In February 2016 the research project to secure and digitally compile the university’s Theatre Architecture Collection has successfully started.
The academic cooperation between Berlin Technical University and Beuth University of Applied Sciences Berlin is fincanced by Deutsche Forschungsgemeinschaft (DFG).
Theatre technician and stage architect Prof. Friedrich Kranich bequeathed a collection of portfolios with photographs, tabular descriptions and drawings for 319 theatre buildings in the German-speaking world as well as 600 glass plate negatives, 44 files with educational material from the 1950s – 60s to the university, where it has been stored for approximately 45 years.
First researches disclose the collection’s eventful past: since 1939 on behalf of the chief of public construction, Albert Speer, there had been efforts of editing a reference book titled “The German Theatre”, which was supposed to become a benchmark of all existing theatre architecture in Germany – around 500 at that time. Yet, it never got published.
The collection’s main focus is on the preserved files acompanying the work on said book. An overall historical record of 6000 heterogenic media – such as cyanotyped floor plans, sections, constructional drawings of stage mechanics, photographies, sketches, texts and documents – uniquely capture the situation of German cultural buildings at the moment of emerging WWII in 1939.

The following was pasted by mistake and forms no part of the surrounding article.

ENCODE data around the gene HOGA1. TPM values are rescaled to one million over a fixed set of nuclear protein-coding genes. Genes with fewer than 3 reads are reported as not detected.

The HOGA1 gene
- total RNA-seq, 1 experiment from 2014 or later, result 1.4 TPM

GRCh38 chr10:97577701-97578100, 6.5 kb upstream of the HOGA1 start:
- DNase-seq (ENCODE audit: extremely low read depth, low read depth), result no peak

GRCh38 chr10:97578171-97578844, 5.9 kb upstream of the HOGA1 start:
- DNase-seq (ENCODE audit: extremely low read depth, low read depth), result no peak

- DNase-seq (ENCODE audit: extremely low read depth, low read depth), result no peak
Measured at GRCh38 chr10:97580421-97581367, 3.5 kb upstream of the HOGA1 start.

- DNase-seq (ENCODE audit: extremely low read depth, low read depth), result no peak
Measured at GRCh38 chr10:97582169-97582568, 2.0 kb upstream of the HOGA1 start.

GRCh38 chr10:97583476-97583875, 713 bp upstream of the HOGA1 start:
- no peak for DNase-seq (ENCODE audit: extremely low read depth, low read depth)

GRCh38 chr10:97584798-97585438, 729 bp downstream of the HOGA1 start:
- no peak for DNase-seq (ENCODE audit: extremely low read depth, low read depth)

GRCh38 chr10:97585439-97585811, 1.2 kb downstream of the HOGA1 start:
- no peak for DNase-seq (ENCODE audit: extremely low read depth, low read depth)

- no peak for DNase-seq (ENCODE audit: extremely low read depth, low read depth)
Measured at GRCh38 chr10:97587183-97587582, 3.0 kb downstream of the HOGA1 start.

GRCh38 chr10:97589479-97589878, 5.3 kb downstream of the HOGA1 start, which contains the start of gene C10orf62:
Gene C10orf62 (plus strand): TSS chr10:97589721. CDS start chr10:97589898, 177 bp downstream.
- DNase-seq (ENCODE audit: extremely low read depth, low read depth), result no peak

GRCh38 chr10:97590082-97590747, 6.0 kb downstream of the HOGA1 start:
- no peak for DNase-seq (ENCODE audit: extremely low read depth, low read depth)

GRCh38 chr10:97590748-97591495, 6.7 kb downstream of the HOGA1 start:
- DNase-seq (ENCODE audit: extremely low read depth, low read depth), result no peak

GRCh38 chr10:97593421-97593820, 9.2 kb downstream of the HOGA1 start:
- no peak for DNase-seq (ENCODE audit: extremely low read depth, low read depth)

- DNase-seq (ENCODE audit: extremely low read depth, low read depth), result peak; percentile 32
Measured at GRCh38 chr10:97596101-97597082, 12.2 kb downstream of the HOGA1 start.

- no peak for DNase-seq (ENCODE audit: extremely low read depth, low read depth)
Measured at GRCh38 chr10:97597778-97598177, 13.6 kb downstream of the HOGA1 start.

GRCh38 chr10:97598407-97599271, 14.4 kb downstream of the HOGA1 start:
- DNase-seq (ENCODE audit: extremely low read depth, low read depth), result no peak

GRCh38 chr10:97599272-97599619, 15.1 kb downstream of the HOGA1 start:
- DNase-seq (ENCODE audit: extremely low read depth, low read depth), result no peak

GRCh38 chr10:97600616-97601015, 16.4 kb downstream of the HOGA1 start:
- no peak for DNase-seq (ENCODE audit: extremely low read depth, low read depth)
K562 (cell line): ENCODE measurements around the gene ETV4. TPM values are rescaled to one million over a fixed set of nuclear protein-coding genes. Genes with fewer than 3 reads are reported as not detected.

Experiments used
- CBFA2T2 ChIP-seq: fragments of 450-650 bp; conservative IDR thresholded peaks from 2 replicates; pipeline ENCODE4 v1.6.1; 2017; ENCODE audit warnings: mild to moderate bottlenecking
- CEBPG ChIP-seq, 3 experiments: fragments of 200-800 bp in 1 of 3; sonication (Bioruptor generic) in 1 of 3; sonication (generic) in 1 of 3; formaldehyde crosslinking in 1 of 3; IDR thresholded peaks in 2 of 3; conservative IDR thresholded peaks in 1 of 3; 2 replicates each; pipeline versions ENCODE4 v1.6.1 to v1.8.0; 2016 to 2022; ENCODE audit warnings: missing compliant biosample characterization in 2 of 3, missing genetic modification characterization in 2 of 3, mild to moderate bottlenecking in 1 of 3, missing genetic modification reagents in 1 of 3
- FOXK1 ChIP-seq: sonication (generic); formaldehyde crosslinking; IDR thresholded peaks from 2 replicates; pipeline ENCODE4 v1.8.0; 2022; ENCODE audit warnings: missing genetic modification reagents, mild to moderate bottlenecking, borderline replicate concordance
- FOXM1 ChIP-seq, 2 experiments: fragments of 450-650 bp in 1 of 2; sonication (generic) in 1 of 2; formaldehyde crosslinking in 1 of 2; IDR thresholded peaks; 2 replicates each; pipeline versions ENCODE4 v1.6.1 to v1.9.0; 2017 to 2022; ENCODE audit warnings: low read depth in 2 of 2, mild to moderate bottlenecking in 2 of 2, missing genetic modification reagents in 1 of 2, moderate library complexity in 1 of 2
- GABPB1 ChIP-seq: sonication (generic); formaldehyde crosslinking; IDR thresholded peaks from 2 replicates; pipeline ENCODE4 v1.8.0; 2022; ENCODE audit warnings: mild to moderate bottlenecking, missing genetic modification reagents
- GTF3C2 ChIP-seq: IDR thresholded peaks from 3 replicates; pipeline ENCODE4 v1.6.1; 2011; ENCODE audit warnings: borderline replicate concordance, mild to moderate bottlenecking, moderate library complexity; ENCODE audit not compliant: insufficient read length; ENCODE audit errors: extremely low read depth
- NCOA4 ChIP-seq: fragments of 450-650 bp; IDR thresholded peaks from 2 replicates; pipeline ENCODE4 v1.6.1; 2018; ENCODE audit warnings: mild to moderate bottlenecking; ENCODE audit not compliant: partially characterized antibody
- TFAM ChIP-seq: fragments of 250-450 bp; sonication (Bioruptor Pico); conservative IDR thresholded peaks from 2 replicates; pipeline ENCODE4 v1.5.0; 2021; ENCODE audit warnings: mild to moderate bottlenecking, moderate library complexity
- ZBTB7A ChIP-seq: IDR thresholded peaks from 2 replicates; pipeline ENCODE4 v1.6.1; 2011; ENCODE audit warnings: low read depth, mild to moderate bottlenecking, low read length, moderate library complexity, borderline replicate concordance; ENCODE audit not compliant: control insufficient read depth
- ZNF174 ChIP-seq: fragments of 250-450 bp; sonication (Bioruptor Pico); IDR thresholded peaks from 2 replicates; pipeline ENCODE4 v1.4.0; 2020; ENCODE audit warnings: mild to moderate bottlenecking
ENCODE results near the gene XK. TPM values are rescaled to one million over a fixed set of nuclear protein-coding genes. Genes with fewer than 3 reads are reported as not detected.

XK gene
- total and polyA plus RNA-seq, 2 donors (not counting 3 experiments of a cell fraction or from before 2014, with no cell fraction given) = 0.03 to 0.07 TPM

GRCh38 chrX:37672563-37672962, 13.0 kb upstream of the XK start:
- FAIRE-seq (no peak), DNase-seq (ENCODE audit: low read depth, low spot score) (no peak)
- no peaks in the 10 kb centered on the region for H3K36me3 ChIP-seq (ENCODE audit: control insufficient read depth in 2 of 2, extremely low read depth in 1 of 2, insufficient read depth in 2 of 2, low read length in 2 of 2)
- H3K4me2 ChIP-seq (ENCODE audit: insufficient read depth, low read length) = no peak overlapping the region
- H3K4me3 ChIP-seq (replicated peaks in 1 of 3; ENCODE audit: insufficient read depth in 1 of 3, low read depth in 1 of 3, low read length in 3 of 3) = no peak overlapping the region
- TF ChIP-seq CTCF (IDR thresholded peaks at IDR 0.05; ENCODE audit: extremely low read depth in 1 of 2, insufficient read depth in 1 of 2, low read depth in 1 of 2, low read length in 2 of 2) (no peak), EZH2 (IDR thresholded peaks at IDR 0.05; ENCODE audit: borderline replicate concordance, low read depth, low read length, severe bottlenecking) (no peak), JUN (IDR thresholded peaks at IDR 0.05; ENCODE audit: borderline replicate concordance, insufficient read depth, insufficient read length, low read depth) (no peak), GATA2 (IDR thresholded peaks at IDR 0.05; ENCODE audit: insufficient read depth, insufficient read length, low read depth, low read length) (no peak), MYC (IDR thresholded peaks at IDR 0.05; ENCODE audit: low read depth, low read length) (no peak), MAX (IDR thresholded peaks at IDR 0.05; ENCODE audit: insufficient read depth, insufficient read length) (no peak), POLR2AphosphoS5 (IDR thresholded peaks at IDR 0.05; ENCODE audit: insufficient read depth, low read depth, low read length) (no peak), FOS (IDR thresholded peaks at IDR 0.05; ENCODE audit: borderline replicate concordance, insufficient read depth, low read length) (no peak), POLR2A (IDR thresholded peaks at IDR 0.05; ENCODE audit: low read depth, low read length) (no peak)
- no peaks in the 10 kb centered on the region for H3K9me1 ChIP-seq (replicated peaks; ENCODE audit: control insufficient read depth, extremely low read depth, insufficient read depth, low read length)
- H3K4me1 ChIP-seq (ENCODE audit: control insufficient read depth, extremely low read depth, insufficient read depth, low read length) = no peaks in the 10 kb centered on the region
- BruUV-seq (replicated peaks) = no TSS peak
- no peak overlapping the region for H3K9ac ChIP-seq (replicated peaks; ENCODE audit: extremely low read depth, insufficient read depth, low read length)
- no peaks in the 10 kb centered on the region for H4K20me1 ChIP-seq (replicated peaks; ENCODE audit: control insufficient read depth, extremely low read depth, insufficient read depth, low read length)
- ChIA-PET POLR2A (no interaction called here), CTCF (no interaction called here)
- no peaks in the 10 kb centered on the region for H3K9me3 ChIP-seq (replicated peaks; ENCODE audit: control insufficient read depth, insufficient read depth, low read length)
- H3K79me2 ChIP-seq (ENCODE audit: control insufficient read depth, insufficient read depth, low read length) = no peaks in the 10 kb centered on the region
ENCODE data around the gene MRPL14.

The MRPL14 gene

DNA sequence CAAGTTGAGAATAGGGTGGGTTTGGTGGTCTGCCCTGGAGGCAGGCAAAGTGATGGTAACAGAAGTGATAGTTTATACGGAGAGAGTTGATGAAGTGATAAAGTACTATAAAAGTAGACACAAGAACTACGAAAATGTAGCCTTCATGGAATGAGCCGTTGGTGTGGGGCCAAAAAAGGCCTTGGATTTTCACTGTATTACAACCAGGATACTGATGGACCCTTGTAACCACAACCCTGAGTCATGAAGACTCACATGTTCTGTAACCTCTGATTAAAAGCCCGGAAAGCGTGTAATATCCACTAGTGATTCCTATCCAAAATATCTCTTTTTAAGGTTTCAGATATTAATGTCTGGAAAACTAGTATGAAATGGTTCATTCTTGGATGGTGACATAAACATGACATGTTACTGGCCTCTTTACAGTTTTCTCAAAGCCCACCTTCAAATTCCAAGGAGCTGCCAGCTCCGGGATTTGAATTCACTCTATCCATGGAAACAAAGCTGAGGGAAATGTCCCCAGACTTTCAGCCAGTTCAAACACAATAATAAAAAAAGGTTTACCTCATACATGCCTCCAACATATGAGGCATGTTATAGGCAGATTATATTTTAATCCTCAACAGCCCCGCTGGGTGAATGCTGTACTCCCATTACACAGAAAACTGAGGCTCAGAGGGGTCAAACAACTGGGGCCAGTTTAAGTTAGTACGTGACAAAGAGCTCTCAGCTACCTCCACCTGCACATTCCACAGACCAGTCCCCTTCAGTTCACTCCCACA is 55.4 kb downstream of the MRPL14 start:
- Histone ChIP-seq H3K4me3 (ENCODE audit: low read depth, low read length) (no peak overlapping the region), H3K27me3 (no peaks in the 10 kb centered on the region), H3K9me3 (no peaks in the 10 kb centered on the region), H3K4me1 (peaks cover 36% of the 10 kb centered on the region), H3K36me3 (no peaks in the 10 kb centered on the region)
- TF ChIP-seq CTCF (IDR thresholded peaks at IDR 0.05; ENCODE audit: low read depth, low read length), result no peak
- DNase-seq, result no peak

In total, 319 central-european theatres (from Germany, France, Russia, Austria, Poland, Slowenia and Czech Republic) are documented. Amongst the collection being 32 houses from Berlin and 20 viennese theatres.
First researches could reveal the unique meaning of this compilation. There is no record of German theatre architecture as neatly documented as in this collection. Unfortunately, the archive can not be used in it’s present state and at the present time. The content has yet to be made accessible.
Franziska Ritter, who is leading the project, emphazises the archive’s potential meaning for further research in the field. Cultural achievements up until 1933 can be reevaluated and – bridging the gap forced by the National Socialists – connected to our current approach to contemporary theatre spaces. It will enable us to reflect upon the innovative theatre spaces that emerged from the theatre reforms in an architecturally historic and scenographic context and with regard to stagecraft.
In cooperation of the study course Bühnenbild_Szenischer Raum with the Architecural Museum at Technical University Berlin (Dr. Hans-Dieter Nägelke) as well as the department of Theatre Enginieering at Beuth University of Applied Sciences Berlin (Prof. Bri Newesely) interdicilplinary resources and knowledge of several spanning institutions are channelled to preserve, digitize and provide an online archive of the theater architecture collection.
Student research assistants: Robert Huth, Birte Dördelmann